He was just thankful he didn't live in the nearby projects, such as the Jordan Downs public housing project, where middle school kids get jumped, and initiated into gangs whether they want to or not.
"I remember I told a counselor about my concerns, that I had hopes of going to college, but my Dad didn't have any money," Ramirez said. "She told me don't lose hope. Two months later, she remembered me and told me to write an essay."
Ramirez won the first scholarship offered by Operation Progress, a full ride to nearby Harbor College. Now a nurse at Centinela Hospital, Ramirez is married, and the father of two children.
"I would have not made it if it wasn't for this scholarship," said Ramirez, now 28.
"(Ripatti-Pearce) being in this race is like she's raising hope. This money is going to benefit these kids in this neighborhood who think they will never get out of the system."
Ramirez may get to see Ripatti-Pearce race. He would like to be a part of the extensive support crew needed as she and three other teammates participate in the four-member relay of RAAM.
The cyclists' race begins June 12 in Oceanside, finishes about a week later in Annapolis, Md. Teams travel as much as 500 miles per day, as they ride through 14 states on a route that is 30 percent longer than the Tour de France.
Endurance cyclist Mark Burson said he asked Ripatti to join his team after hearing a speech by her and her husband, LAPD Officer Tim Pearce.
"She said she had been an athlete, and I said, 'If you're such a good athlete then join me,' " he said. "She said, 'I'll be on a hand cycle,' and I said 'Yeah, what's your point?' "
Burson, who says even hip replacement couldn't stop him from cycling, said he admires Ripatti-Pearce.
"What interests me about her is here's a woman who led a vibrant life, and in an instant, it changed," Burson said. "She decided she was not going to be a victim, despite that her life has changed. She had decided to live her life with a robust vigor more than ever before."
But there are several challenges. The team hopes that corporate or individual sponsors will help with support for a crew of about 16 people. They need two RV's and two minivans, and someone to donate gas cards among other resources.
"Once you decided that your crazy enough to do this, the first piece is the training, and for Kristina, this is going to be particularly challenging," Burson said. "She's an athlete but she's not an endurance athlete. Endurance athletes have to manage sleep and nutrition as well as their fitness level."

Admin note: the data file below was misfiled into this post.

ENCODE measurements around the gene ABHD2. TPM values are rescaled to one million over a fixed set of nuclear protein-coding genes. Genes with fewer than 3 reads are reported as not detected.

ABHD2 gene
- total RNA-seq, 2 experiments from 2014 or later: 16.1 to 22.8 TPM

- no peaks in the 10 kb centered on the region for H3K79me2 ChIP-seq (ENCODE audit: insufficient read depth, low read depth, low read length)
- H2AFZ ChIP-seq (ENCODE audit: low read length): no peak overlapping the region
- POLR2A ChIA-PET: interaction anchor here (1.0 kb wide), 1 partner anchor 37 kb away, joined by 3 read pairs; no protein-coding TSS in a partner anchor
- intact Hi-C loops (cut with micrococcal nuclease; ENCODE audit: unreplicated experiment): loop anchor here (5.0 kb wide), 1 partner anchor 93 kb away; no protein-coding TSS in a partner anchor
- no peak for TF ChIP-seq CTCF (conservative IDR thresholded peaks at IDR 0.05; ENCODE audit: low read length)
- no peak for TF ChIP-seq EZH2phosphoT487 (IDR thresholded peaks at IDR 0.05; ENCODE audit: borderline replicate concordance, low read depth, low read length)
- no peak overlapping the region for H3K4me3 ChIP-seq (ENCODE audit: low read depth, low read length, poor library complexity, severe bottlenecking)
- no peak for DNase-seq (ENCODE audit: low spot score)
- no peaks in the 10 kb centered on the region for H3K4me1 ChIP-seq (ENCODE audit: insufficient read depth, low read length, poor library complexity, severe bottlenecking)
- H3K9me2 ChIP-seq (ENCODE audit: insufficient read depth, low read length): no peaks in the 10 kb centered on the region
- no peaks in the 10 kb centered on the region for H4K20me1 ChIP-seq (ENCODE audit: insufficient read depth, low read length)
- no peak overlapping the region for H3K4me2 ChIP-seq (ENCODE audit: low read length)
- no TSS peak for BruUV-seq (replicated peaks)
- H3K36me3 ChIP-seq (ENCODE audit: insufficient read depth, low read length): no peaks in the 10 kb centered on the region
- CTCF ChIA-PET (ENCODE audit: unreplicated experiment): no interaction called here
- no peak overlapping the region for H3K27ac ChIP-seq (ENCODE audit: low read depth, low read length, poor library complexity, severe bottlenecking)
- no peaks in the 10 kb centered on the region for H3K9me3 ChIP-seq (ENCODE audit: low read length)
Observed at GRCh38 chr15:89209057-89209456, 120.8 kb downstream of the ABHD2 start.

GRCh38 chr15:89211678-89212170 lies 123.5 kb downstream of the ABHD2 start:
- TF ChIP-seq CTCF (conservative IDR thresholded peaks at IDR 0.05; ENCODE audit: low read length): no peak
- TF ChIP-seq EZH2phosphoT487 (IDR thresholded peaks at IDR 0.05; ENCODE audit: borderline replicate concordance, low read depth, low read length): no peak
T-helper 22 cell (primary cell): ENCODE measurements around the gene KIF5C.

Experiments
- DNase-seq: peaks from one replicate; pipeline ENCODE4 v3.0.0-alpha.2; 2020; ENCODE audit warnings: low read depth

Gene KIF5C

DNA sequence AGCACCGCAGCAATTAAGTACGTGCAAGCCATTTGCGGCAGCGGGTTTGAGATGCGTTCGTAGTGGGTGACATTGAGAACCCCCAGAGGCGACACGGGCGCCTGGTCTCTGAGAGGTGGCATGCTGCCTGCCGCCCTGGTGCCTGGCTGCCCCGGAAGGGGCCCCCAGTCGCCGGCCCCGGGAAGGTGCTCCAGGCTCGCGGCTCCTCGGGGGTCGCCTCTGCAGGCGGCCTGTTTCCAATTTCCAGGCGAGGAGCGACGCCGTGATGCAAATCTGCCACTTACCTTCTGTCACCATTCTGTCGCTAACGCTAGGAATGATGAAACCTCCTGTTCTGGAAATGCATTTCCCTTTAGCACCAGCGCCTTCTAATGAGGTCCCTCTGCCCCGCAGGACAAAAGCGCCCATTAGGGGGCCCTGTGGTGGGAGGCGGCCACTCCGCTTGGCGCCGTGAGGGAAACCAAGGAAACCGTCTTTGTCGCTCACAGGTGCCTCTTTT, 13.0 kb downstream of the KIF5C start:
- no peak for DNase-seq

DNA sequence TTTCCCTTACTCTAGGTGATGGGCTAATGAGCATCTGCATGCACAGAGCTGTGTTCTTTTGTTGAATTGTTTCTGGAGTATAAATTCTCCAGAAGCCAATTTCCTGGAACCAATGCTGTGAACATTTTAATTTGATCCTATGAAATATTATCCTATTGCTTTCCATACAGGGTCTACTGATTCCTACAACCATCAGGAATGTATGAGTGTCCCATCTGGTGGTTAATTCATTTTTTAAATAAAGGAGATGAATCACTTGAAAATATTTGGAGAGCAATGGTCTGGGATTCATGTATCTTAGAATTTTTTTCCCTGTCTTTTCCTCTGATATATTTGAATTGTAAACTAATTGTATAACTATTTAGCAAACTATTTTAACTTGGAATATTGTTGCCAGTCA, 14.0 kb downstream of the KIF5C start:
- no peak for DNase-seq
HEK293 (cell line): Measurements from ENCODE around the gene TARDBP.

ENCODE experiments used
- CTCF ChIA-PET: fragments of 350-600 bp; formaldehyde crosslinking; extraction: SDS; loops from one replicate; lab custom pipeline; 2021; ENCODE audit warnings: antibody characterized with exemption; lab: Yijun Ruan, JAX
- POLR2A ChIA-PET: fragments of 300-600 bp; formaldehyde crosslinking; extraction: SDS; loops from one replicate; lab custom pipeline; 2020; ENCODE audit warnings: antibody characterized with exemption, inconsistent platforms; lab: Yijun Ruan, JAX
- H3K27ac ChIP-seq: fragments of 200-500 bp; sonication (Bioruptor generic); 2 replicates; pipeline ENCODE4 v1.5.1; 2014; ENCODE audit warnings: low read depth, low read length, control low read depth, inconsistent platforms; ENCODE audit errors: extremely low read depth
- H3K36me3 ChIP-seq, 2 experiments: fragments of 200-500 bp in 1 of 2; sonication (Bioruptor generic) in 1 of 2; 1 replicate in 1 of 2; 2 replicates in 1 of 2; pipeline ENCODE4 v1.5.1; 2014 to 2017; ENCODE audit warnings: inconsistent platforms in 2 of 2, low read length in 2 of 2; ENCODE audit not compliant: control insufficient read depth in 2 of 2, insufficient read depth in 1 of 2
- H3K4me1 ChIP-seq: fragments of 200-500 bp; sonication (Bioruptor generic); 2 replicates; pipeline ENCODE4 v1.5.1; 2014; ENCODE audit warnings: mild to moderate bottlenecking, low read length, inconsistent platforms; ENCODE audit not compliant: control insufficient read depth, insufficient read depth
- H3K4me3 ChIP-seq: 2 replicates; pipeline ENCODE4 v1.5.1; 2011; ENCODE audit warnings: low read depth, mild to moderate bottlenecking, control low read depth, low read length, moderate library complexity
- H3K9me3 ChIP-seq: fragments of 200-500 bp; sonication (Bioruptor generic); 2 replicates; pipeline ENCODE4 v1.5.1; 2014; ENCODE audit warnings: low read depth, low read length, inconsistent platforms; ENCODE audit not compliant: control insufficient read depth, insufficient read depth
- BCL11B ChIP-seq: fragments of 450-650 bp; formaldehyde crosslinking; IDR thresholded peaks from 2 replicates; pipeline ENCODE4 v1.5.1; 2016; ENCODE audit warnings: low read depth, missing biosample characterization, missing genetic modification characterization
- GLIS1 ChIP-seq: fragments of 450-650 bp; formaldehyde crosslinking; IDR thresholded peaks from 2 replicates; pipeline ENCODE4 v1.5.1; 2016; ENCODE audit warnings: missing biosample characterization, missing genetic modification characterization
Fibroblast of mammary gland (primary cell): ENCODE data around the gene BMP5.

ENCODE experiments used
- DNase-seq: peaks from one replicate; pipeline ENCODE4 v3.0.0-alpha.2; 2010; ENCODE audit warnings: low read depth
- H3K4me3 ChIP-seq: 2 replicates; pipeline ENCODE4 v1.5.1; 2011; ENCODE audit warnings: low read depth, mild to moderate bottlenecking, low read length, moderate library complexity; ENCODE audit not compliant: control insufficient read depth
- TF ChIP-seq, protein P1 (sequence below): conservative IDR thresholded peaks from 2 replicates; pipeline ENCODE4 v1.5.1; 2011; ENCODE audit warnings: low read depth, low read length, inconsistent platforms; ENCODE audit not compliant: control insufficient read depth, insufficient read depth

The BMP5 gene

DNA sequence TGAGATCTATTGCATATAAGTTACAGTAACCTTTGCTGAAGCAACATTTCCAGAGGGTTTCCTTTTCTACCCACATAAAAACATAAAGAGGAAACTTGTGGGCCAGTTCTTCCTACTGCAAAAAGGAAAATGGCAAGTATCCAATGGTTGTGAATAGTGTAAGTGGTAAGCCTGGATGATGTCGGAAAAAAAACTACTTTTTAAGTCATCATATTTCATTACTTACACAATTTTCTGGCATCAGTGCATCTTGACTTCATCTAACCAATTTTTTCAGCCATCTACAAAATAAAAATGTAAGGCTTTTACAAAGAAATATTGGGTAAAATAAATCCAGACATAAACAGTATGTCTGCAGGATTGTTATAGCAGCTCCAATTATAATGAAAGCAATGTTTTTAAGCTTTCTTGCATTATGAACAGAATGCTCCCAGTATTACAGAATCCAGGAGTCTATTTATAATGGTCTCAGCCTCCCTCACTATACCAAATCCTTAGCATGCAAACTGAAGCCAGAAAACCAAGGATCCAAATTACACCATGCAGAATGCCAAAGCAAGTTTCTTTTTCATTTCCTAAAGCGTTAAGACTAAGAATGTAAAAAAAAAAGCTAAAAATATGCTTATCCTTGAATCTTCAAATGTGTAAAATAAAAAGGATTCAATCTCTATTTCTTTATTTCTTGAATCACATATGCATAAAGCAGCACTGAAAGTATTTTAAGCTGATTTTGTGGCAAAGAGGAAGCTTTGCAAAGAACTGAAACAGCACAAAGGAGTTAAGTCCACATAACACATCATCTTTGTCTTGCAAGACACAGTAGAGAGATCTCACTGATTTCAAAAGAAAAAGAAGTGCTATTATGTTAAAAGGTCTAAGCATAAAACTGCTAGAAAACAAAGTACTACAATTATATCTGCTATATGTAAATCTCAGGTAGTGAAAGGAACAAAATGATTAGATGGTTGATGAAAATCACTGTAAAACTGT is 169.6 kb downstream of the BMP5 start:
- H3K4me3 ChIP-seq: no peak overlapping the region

Along the way, the four-member relay team will raise money for Operation Progress.
"I think it's a huge challenge," Burson said. "You can't be arrogant when you do RAAM. You pedal it one stroke at a time."
The logistics of the coast to coast race keeps Pearce, Ripatti's husband, awake at night, even though they just about signed up for it on the spot.
"It sounded like a tremendous adventure, and I knew it would propel Operation Progress," Pearce said. "It sounded like quite an expedition, and our whole relationship has always been about travel and adventure."
Still, it takes a large support crew to keep the racers goings. And it's a test of endurance, not speed, Pearce said.
"We still don't understand how her body is going to hold up," said Pearce, who will be part of the support team.
Ripatti admits she has fears. There are steep inclines as the team reaches Western states with higher elevations. And because of her spinal injury, she does not perspire, a concern in the summer months as she is crossing the desert.
"I'm worried about the weather," she said. "I'm worried about my arms."
But Ripatti-Pearce said she can only do what she has always done, before and then not long after the shooting. She trains. She gets into the gym.
But in the end, it's not about her. It's about Operation Progress and those kids who want to get out of the projects but don't know how.
"I know we can't solve the gang problem," Ripatti-Pearce said. "But I can do my part. If we push ourselves, we're setting an example. We're saying to these kids, when you're faced with challenges you can get through it."
For information about supporting Kristina Ripatti during the Race Across America, call Mark Burson at 805-390-1767. To donate to Operation Progress, see OperationProgress.org.